Although there is a Presidential Decree (Keppres) stipulating that every newly graduated specialist doctor must serve in the region for a year, it cannot be the final solution. The number of doctors, including specialists, is far from sufficient.

Alternative Health Services with Archipelago Character

Based on the developments that have occurred – especially after the implementation of BPJS, I see that Indonesia can no longer use the WHO formula (1 doctor serving 2000 people in developing countries) as an absolute benchmark. The character of Indonesia and the problems it faces are unique and different from other countries.
First, our country consists of 17,500 islands and almost two-thirds of it is sea. Therefore, we should be able to utilize the sea optimally, instead of considering it as an obstacle.
Second, the distribution of Indonesia’s population is uneven. For example, the number of people living in Central Jakarta reaches 20,000 people per square kilometer. Compare this with the population in the interior of Papua, such as Mappi District, where the population is only 2 – 4 people per square kilometer. Not to mention the unequal level of welfare between west and east.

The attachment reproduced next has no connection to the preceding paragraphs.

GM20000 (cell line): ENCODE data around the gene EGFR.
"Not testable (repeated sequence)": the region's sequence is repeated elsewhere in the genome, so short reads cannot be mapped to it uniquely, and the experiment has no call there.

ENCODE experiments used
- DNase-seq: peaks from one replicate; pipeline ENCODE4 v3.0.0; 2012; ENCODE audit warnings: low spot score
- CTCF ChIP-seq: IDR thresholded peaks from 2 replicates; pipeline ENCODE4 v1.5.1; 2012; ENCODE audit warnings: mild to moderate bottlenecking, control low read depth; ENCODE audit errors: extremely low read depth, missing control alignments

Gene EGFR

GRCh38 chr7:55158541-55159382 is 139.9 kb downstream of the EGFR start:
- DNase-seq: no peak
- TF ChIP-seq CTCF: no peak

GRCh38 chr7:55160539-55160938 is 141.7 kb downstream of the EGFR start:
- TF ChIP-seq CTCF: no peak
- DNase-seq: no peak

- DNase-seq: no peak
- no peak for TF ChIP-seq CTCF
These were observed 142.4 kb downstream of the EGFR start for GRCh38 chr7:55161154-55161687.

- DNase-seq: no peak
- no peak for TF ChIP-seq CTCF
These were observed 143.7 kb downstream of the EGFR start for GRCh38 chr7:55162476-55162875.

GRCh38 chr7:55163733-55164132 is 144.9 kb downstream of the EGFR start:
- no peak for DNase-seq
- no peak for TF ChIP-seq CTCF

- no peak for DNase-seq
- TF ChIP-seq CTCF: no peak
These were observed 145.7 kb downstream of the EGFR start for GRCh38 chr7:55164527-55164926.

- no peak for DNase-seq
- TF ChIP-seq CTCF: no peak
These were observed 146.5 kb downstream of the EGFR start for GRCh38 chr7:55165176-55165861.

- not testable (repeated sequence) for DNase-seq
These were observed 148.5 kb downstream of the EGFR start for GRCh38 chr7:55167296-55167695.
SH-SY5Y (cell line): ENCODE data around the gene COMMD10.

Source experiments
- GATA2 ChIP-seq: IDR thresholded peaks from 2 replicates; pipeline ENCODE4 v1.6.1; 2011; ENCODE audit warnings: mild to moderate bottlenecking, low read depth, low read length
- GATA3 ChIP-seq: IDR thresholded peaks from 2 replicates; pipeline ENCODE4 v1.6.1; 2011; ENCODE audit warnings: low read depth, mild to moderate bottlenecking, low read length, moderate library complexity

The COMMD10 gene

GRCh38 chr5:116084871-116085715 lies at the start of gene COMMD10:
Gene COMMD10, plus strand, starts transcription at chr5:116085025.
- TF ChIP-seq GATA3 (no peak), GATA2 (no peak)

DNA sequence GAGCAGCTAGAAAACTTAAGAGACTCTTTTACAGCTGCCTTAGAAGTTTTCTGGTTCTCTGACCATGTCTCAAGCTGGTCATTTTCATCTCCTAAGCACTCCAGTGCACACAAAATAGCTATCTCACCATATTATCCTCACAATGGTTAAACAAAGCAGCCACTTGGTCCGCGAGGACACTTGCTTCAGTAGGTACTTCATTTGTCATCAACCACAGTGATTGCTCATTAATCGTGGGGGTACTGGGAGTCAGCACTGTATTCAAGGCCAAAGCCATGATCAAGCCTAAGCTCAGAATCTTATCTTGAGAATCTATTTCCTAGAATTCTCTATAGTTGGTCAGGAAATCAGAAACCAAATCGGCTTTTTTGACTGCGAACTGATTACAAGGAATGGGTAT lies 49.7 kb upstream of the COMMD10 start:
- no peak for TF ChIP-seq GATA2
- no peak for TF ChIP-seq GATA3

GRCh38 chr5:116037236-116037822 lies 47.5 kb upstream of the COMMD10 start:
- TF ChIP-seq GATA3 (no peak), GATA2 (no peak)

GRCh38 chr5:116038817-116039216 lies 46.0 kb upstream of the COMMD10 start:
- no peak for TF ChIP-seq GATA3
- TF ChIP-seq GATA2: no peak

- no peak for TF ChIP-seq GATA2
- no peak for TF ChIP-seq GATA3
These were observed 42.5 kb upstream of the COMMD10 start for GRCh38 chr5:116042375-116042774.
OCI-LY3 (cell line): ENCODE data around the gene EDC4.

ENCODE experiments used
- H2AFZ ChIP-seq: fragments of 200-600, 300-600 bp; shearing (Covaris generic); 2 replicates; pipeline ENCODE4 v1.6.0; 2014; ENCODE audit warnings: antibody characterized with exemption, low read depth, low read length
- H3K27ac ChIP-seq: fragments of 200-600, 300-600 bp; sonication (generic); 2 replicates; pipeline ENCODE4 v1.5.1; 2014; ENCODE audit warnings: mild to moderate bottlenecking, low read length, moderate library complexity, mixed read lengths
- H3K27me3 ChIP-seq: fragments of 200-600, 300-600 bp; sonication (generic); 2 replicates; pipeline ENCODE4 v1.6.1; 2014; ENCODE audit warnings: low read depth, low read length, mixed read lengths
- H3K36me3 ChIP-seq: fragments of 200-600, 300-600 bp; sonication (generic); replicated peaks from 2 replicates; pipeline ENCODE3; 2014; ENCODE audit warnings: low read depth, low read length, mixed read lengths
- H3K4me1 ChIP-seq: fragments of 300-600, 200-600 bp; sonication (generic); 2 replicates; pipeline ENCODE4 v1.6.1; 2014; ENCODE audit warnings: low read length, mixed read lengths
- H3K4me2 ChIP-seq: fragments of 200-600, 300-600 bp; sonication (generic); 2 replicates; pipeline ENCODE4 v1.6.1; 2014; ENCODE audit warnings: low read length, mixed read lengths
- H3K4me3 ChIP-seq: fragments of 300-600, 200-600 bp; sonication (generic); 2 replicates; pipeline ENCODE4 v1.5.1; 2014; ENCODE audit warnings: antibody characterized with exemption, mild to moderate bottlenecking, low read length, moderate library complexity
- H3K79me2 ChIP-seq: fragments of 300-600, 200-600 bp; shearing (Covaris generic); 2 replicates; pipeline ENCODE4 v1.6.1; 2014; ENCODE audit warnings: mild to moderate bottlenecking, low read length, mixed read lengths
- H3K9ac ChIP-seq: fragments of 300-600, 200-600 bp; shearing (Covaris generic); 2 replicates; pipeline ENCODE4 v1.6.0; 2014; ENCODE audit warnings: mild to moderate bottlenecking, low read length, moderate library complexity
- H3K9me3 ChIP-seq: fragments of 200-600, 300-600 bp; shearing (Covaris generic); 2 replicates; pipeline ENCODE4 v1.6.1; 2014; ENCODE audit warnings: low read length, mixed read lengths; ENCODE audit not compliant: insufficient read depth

We also need to remember that the most important point that our country is doing is implementing the demands of the Constitution (UUD) Article 28 Letter H which says that “every citizen has the right to a decent life and health”.

Lately, we have also read newspaper reports that the establishment of medical schools will be moratoriumed on the grounds that:1 The number of our doctors is sufficient2 The quality of doctors graduating from our Faculty of Medicine is low.

In terms of this moratorium, I have a different opinion. From talking to a colleague in Germany for about two weeks, the Germans think that their 15,000 new graduate doctors are not enough for their 83 million population. I don’t want to get too much into the truth of that. But the fact is, to this day Germany still imports doctors from abroad.

The national output of our Faculty of Medicine is approximately 7,000 – 8,000 new doctors per year. This means that Indonesia is required to produce more doctors, especially in sparsely populated areas such as remote islands in forests and mountains. As mandated by the Constitution, Indonesia must actively provide services to all its citizens, in accordance with their constitutional rights.
To overcome this dilemma, we at doctorSHARE (Yayasan Dokter Peduli) are grateful to have developed a “pick up the ball” system by creating Floating Hospitals that have proven effective in helping the government alleviate the need for medical services in remote areas, especially in areas where the population density is still very low.

Currently, there are already two Floating Hospitals sailing throughout the archipelago, namely RSA Dr. Lie Dharmawan and RSA Nusa Waluya I. We are now preparing the third RSA, RSA Nusa Waluya II, which is currently under construction and is expected to be ready this year to carry out its function of providing services to those in need.